Human Retinal Pigment Epithelial Cells Overexpressing the Neuroprotective Proteins PEDF and GM-CSF to Treat Degeneration of the Neural Retina
Background: Non-viral transposon-mediated gene delivery can overcome viral vectors’ limitations. Transposon gene delivery offers the safe and life-long expression of genes such as pigment epithelium-derived factor (PEDF) and granulocyte-macrophage colony-stimulating factor (GM-CSF) to counteract retinal degeneration by reducing oxidative stress damage.
Objective: Use Sleeping Beauty transposon to transfect human retinal pigment epithelial (RPE) cells with the neuroprotective factors PEDF and GM-CSF to investigate the effect of these factors on oxidative stress damage.
Methods: Human RPE cells were transfected with PEDF and GM-CSF by electroporation, using the hyperactive Sleeping Beauty transposon gene delivery system (SB100X). Gene expression was determined by RT-qPCR and protein level by Western Blot as well as ELISA. The cellular stress level and the neuroprotective effect of the proteins were determined by measuring the concentrations of the antioxidant glutathione in human RPE cells and immunohistochemical examination of retinal integrity, inflammation, and apoptosis of rat retina-organotypic cultures (ROC) exposed to H2O2.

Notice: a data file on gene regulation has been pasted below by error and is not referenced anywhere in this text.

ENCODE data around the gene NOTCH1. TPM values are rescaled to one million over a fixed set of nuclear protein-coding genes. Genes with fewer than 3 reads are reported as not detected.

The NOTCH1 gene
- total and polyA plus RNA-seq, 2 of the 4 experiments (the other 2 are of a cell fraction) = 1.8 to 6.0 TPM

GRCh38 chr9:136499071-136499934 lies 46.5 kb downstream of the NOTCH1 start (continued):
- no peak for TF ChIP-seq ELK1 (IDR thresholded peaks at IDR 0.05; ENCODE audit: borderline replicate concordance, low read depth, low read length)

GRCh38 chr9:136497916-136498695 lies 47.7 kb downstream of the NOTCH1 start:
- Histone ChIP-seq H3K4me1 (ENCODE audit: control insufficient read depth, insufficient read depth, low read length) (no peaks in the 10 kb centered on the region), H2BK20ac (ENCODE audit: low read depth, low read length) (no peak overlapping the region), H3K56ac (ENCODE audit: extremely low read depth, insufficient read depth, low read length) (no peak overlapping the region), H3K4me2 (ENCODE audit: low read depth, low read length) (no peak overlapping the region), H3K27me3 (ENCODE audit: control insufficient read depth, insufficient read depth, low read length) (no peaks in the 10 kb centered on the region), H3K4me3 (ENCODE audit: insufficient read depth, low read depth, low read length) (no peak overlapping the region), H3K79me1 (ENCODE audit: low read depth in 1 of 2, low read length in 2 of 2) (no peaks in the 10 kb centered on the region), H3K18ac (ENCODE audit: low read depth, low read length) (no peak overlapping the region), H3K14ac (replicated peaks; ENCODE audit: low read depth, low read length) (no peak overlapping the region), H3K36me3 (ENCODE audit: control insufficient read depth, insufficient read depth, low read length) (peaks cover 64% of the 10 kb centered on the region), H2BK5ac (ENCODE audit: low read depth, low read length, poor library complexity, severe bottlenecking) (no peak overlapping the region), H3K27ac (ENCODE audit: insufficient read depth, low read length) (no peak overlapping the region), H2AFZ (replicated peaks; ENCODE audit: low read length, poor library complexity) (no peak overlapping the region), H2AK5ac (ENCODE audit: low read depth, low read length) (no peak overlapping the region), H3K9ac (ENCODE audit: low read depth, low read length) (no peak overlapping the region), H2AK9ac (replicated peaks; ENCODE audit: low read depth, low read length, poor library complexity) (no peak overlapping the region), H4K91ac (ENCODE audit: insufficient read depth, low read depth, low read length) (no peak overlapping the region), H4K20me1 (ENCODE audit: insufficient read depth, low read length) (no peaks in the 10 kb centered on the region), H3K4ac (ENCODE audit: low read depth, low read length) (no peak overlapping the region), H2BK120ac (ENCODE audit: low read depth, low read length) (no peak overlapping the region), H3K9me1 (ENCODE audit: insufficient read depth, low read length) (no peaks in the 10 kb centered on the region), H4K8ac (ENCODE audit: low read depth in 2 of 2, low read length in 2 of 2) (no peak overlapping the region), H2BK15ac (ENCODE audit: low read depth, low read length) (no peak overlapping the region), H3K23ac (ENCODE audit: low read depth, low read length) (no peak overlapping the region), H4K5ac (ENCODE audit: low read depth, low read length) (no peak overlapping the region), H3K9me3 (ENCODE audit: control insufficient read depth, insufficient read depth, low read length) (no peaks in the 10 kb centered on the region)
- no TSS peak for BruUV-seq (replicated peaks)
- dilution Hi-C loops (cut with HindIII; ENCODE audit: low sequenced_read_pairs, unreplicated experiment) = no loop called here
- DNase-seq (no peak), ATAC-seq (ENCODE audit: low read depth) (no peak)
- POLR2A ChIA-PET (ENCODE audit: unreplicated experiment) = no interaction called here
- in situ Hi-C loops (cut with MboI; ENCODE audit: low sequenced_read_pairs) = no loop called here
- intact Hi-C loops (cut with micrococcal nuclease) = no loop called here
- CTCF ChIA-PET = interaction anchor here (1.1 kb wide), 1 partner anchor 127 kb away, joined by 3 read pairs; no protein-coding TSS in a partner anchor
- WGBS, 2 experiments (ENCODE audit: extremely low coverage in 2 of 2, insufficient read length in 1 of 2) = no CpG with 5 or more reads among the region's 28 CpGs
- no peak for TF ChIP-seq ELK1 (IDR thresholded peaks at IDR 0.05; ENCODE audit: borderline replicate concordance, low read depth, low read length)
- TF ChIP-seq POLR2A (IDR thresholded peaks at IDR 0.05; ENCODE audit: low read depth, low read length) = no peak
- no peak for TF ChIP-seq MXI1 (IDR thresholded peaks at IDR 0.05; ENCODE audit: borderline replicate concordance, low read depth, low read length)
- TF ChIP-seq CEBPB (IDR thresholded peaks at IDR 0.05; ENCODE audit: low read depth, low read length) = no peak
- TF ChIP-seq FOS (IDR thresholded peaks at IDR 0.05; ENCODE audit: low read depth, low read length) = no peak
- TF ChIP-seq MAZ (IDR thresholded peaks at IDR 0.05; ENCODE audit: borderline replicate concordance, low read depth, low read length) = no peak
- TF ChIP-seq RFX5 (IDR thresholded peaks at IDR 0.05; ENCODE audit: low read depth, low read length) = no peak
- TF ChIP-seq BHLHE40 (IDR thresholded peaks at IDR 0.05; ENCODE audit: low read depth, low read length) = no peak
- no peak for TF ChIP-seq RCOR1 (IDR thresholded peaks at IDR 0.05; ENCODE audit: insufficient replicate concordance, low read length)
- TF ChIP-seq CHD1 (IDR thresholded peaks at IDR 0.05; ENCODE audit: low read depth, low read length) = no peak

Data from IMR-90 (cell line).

Results: Human RPE cells were efficiently transfected, showing a significantly augmented gene expression and protein secretion. Human RPE cells overexpressing PEDF and/or GM-CSF or pre-treated with recombinant proteins presented significantly increased glutathione levels post-H2O2 incubation than non-transfected/untreated controls. rPEDF and/or rGM-CSF-treated ROC exhibited decreased inflammatory reactions and cell degeneration.
Conclusion: GM-CSF and/or PEDF could be delivered successfully to RPE cells by combining the use of SB100X and electroporation. PEDF and/or GM-CSF reduced H2O2-mediated oxidative stress damage in RPE cells and ROC offering an encouraging technique to re-establish a cell-protective environment to halt age-related retinal degeneration.
Current Gene Therapy